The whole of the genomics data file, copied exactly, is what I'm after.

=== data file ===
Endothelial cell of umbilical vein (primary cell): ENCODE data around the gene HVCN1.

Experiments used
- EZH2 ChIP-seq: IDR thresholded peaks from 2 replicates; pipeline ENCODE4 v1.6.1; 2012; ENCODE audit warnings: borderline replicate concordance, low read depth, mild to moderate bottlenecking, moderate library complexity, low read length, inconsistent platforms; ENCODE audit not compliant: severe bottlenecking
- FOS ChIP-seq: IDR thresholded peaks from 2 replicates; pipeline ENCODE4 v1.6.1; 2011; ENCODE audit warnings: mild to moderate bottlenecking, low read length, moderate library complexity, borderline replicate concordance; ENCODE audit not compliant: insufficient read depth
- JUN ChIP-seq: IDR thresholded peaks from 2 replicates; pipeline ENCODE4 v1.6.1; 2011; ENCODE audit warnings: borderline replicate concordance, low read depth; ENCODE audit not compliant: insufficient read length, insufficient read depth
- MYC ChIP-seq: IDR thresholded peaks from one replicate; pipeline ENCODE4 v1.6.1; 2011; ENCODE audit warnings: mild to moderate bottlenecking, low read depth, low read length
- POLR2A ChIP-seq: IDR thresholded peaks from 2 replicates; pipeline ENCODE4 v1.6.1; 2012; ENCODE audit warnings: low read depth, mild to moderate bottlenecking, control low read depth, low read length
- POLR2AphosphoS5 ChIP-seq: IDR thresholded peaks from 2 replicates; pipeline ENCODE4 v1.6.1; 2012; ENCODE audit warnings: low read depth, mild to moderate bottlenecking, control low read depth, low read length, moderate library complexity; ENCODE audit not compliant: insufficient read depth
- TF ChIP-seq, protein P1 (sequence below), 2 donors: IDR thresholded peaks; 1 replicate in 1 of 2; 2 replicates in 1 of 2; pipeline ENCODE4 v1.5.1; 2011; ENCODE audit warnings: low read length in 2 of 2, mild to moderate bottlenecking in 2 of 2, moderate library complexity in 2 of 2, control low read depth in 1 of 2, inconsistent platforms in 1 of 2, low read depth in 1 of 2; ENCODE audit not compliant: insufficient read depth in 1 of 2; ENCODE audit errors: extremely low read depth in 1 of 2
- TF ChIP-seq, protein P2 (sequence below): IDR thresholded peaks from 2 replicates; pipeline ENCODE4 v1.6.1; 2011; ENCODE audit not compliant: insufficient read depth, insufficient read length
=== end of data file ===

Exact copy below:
Endothelial cell of umbilical vein (primary cell): ENCODE data around the gene HVCN1.

Experiments used
- EZH2 ChIP-seq: IDR thresholded peaks from 2 replicates; pipeline ENCODE4 v1.6.1; 2012; ENCODE audit warnings: borderline replicate concordance, low read depth, mild to moderate bottlenecking, moderate library complexity, low read length, inconsistent platforms; ENCODE audit not compliant: severe bottlenecking
- FOS ChIP-seq: IDR thresholded peaks from 2 replicates; pipeline ENCODE4 v1.6.1; 2011; ENCODE audit warnings: mild to moderate bottlenecking, low read length, moderate library complexity, borderline replicate concordance; ENCODE audit not compliant: insufficient read depth
- JUN ChIP-seq: IDR thresholded peaks from 2 replicates; pipeline ENCODE4 v1.6.1; 2011; ENCODE audit warnings: borderline replicate concordance, low read depth; ENCODE audit not compliant: insufficient read length, insufficient read depth
- MYC ChIP-seq: IDR thresholded peaks from one replicate; pipeline ENCODE4 v1.6.1; 2011; ENCODE audit warnings: mild to moderate bottlenecking, low read depth, low read length
- POLR2A ChIP-seq: IDR thresholded peaks from 2 replicates; pipeline ENCODE4 v1.6.1; 2012; ENCODE audit warnings: low read depth, mild to moderate bottlenecking, control low read depth, low read length
- POLR2AphosphoS5 ChIP-seq: IDR thresholded peaks from 2 replicates; pipeline ENCODE4 v1.6.1; 2012; ENCODE audit warnings: low read depth, mild to moderate bottlenecking, control low read depth, low read length, moderate library complexity; ENCODE audit not compliant: insufficient read depth
- TF ChIP-seq, protein P1 (sequence below), 2 donors: IDR thresholded peaks; 1 replicate in 1 of 2; 2 replicates in 1 of 2; pipeline ENCODE4 v1.5.1; 2011; ENCODE audit warnings: low read length in 2 of 2, mild to moderate bottlenecking in 2 of 2, moderate library complexity in 2 of 2, control low read depth in 1 of 2, inconsistent platforms in 1 of 2, low read depth in 1 of 2; ENCODE audit not compliant: insufficient read depth in 1 of 2; ENCODE audit errors: extremely low read depth in 1 of 2
- TF ChIP-seq, protein P2 (sequence below): IDR thresholded peaks from 2 replicates; pipeline ENCODE4 v1.6.1; 2011; ENCODE audit not compliant: insufficient read depth, insufficient read length